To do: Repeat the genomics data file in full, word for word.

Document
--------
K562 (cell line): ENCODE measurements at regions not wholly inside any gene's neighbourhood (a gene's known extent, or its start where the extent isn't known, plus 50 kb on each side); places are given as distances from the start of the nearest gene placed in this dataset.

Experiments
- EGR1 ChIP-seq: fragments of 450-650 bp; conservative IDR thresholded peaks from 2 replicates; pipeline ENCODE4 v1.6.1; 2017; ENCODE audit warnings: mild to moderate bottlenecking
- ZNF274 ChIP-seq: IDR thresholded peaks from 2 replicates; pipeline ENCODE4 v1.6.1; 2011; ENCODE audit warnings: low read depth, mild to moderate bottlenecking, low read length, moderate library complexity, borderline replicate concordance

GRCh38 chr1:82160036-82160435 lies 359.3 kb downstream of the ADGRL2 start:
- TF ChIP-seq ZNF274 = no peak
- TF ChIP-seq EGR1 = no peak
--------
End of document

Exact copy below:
K562 (cell line): ENCODE measurements at regions not wholly inside any gene's neighbourhood (a gene's known extent, or its start where the extent isn't known, plus 50 kb on each side); places are given as distances from the start of the nearest gene placed in this dataset.

Experiments
- EGR1 ChIP-seq: fragments of 450-650 bp; conservative IDR thresholded peaks from 2 replicates; pipeline ENCODE4 v1.6.1; 2017; ENCODE audit warnings: mild to moderate bottlenecking
- ZNF274 ChIP-seq: IDR thresholded peaks from 2 replicates; pipeline ENCODE4 v1.6.1; 2011; ENCODE audit warnings: low read depth, mild to moderate bottlenecking, low read length, moderate library complexity, borderline replicate concordance

GRCh38 chr1:82160036-82160435 lies 359.3 kb downstream of the ADGRL2 start:
- TF ChIP-seq ZNF274 = no peak
- TF ChIP-seq EGR1 = no peak